Their model works. Evernote has some 40 million free users and 1.4 million paid subscribers. They have recently achieved a billion dollar valuation.

Attorneys who offer free consultations are following a similar marketing model. The more free consultations they give, the more paying clients they get. Some attorneys take things a step further, offering not just free consultations but free services to get prospective clients to “try before they buy”. If you offer a free will, for example, a certain percentage of clients will want to upgrade to a trust or other paid services.

Evernote does not pressure users to upgrade. They provide upgrade links in their desktop, web, and mobile apps, but users are reminded to upgrade only when they try to use a paid feature or go beyond their free monthly usage limit.

There’s something attractive about a company that doesn’t push you. They give you value, lets you know there’s more available, and leave it up to you to come to them. Contrast that to what many companies do: they push, they chase, they sell.

I don’t know about you but when I’m chased, I usually run the opposite way.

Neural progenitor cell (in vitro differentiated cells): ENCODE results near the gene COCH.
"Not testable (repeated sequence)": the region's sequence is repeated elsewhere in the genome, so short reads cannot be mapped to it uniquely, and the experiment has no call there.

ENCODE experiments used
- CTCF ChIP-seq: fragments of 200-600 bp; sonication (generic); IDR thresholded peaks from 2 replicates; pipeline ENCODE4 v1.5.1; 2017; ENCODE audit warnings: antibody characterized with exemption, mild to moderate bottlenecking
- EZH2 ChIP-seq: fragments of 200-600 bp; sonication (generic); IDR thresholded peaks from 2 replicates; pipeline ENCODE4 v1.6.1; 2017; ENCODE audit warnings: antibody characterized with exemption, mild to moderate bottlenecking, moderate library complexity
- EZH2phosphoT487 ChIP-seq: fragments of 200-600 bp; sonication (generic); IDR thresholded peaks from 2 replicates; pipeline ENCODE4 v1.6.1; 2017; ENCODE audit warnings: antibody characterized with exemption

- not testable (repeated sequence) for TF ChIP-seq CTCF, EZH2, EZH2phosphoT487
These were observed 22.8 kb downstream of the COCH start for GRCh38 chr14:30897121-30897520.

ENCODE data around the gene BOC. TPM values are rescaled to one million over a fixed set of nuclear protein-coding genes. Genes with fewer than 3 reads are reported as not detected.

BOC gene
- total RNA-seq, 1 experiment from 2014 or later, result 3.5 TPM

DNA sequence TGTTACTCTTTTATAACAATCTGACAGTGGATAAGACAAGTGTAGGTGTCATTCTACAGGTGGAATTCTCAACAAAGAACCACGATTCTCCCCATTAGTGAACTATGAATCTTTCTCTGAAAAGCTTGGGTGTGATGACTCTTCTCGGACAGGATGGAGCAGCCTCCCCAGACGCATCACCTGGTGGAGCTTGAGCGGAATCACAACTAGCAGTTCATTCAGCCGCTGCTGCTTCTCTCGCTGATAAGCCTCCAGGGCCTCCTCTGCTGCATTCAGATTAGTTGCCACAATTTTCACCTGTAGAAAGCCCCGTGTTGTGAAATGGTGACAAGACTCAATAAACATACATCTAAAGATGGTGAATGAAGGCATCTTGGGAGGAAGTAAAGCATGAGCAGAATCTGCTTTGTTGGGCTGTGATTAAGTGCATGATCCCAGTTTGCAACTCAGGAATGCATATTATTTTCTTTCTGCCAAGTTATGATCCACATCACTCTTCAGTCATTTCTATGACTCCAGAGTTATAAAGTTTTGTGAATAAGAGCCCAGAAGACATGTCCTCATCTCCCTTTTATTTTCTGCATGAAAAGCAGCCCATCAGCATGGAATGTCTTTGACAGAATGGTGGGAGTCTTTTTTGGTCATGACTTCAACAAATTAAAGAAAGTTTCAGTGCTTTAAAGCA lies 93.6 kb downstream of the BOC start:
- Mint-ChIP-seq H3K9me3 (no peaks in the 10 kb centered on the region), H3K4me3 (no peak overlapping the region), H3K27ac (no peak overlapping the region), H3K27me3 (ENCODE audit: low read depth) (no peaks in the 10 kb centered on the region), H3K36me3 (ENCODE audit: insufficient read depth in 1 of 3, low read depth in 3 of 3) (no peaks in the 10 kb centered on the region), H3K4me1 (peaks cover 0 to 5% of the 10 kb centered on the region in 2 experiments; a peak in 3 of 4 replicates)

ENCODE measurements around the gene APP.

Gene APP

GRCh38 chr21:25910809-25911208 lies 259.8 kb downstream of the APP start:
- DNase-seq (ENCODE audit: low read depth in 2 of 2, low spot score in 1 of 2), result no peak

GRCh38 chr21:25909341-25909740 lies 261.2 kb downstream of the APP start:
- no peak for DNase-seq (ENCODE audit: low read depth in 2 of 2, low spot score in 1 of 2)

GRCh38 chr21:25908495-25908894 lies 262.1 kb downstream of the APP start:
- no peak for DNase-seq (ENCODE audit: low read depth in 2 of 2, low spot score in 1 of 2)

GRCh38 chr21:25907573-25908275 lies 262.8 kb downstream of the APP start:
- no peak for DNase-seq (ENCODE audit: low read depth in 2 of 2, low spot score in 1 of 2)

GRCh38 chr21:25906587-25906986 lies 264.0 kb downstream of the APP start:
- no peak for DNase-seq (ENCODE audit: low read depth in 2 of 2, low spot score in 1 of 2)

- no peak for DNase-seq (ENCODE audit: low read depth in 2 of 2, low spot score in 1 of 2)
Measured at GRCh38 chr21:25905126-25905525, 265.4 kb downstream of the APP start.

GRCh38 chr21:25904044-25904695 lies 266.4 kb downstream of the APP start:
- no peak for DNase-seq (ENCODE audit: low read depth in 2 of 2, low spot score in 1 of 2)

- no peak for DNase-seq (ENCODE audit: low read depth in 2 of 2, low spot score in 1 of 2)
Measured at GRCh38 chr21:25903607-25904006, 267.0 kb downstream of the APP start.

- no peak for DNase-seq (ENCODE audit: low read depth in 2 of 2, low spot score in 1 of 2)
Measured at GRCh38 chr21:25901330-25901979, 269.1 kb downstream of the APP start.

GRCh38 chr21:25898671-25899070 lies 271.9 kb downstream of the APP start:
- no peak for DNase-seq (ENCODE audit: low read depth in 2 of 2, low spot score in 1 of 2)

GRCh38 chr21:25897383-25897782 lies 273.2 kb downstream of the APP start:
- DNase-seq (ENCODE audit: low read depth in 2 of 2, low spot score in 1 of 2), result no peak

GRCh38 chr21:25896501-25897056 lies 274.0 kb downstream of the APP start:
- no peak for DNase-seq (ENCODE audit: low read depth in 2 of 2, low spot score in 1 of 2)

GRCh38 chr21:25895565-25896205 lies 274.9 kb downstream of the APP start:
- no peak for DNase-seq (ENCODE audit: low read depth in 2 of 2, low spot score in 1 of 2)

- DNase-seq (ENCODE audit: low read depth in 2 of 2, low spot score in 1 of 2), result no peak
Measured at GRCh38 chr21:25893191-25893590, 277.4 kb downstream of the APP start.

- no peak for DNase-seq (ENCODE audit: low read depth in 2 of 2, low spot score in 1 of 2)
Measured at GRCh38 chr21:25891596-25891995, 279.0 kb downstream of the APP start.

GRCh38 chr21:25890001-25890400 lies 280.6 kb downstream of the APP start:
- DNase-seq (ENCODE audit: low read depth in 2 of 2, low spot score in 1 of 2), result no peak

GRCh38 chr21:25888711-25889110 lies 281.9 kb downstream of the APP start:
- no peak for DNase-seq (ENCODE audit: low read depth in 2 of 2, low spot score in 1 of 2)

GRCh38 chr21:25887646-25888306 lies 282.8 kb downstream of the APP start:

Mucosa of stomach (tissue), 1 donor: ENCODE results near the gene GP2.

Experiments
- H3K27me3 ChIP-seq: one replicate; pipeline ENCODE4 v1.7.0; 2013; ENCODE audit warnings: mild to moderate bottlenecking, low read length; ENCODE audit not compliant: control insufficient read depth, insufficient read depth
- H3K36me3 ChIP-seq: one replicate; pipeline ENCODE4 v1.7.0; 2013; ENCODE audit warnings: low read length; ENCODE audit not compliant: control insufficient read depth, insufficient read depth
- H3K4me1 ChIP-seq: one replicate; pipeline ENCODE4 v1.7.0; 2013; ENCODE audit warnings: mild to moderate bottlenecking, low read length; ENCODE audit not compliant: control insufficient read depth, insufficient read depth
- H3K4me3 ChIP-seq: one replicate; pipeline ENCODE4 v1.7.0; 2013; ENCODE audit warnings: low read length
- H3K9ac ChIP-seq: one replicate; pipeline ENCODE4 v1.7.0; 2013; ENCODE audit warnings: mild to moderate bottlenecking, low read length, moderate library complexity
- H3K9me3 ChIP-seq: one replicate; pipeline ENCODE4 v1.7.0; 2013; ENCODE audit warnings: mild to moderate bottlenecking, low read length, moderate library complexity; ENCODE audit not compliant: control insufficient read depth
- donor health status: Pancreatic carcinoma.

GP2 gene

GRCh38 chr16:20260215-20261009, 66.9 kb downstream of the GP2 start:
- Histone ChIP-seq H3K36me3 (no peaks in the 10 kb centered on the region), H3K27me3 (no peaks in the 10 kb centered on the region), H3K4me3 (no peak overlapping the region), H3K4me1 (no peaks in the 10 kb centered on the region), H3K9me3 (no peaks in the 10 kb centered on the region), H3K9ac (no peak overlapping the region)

Evernote provides value through their service and also through their blog and newsletter. Their blog provides tips and uses for making Evernote more useful and it’s fun to read.

Marketing consultant Jim Connolly wrote today about Evernote’s newsletter, contrasting it with other newsletters that do little more than sell. He says Evernote’s newsletter gets it right for three reasons:

  1. Their newsletter actually contains news
  2. Their newsletter makes Evernote more valuable
  3. Their newsletter doesn’t push

Connolly and I agree that providing valuable content that enhances the user experience with the product is effective in making the case for upgrading without ever asking users to do so. Their approach attracts us, instead of pushing us away with sales pitches and an abundance of links.

Attorneys deal with issues that don’t always allow for such a laid back approach. If it’s in the client’s best interests to push them to take action, a little push is not a bad thing. Nevertheless, I think we can all learn from Evernote how to be more attractive and let people sell themselves on hiring us.

People like to buy. They don’t like to be sold.

Evernote and my plan for achieving “Inbox Zero”

I have tens of thousands of emails in my Gmail inbox. At last count, 16, 503 are unread. I have over 50 labels set up. I don’t use any of them. It’s a mess